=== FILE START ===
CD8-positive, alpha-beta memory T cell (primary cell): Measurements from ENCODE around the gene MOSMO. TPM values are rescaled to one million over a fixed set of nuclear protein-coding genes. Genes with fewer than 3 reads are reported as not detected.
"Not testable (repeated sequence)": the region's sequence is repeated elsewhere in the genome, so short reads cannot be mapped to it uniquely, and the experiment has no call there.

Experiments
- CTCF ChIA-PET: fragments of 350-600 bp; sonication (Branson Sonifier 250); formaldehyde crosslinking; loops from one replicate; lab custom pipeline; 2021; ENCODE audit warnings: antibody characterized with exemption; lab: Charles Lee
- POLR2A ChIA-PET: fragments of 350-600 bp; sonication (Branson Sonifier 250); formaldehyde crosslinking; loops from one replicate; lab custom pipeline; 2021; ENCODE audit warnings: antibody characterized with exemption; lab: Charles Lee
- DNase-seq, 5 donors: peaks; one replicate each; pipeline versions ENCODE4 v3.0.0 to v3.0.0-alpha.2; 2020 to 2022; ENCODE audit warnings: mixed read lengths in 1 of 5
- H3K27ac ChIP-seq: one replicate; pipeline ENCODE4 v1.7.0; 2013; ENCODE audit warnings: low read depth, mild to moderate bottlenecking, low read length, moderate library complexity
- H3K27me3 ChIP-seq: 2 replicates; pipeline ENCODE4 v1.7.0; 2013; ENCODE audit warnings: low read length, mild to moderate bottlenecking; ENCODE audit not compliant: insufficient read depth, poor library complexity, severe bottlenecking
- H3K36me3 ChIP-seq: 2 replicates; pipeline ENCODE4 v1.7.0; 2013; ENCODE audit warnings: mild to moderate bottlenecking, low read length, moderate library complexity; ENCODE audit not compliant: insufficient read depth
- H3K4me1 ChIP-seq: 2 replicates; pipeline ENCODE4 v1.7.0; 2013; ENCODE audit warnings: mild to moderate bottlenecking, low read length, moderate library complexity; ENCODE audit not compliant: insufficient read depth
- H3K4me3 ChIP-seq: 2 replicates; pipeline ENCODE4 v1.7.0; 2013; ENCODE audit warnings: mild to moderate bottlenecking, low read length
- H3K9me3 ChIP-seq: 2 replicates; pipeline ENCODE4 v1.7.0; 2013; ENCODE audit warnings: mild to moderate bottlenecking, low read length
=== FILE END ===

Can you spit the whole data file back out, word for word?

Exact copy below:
CD8-positive, alpha-beta memory T cell (primary cell): Measurements from ENCODE around the gene MOSMO. TPM values are rescaled to one million over a fixed set of nuclear protein-coding genes. Genes with fewer than 3 reads are reported as not detected.
"Not testable (repeated sequence)": the region's sequence is repeated elsewhere in the genome, so short reads cannot be mapped to it uniquely, and the experiment has no call there.

Experiments
- CTCF ChIA-PET: fragments of 350-600 bp; sonication (Branson Sonifier 250); formaldehyde crosslinking; loops from one replicate; lab custom pipeline; 2021; ENCODE audit warnings: antibody characterized with exemption; lab: Charles Lee
- POLR2A ChIA-PET: fragments of 350-600 bp; sonication (Branson Sonifier 250); formaldehyde crosslinking; loops from one replicate; lab custom pipeline; 2021; ENCODE audit warnings: antibody characterized with exemption; lab: Charles Lee
- DNase-seq, 5 donors: peaks; one replicate each; pipeline versions ENCODE4 v3.0.0 to v3.0.0-alpha.2; 2020 to 2022; ENCODE audit warnings: mixed read lengths in 1 of 5
- H3K27ac ChIP-seq: one replicate; pipeline ENCODE4 v1.7.0; 2013; ENCODE audit warnings: low read depth, mild to moderate bottlenecking, low read length, moderate library complexity
- H3K27me3 ChIP-seq: 2 replicates; pipeline ENCODE4 v1.7.0; 2013; ENCODE audit warnings: low read length, mild to moderate bottlenecking; ENCODE audit not compliant: insufficient read depth, poor library complexity, severe bottlenecking
- H3K36me3 ChIP-seq: 2 replicates; pipeline ENCODE4 v1.7.0; 2013; ENCODE audit warnings: mild to moderate bottlenecking, low read length, moderate library complexity; ENCODE audit not compliant: insufficient read depth
- H3K4me1 ChIP-seq: 2 replicates; pipeline ENCODE4 v1.7.0; 2013; ENCODE audit warnings: mild to moderate bottlenecking, low read length, moderate library complexity; ENCODE audit not compliant: insufficient read depth
- H3K4me3 ChIP-seq: 2 replicates; pipeline ENCODE4 v1.7.0; 2013; ENCODE audit warnings: mild to moderate bottlenecking, low read length
- H3K9me3 ChIP-seq: 2 replicates; pipeline ENCODE4 v1.7.0; 2013; ENCODE audit warnings: mild to moderate bottlenecking, low read length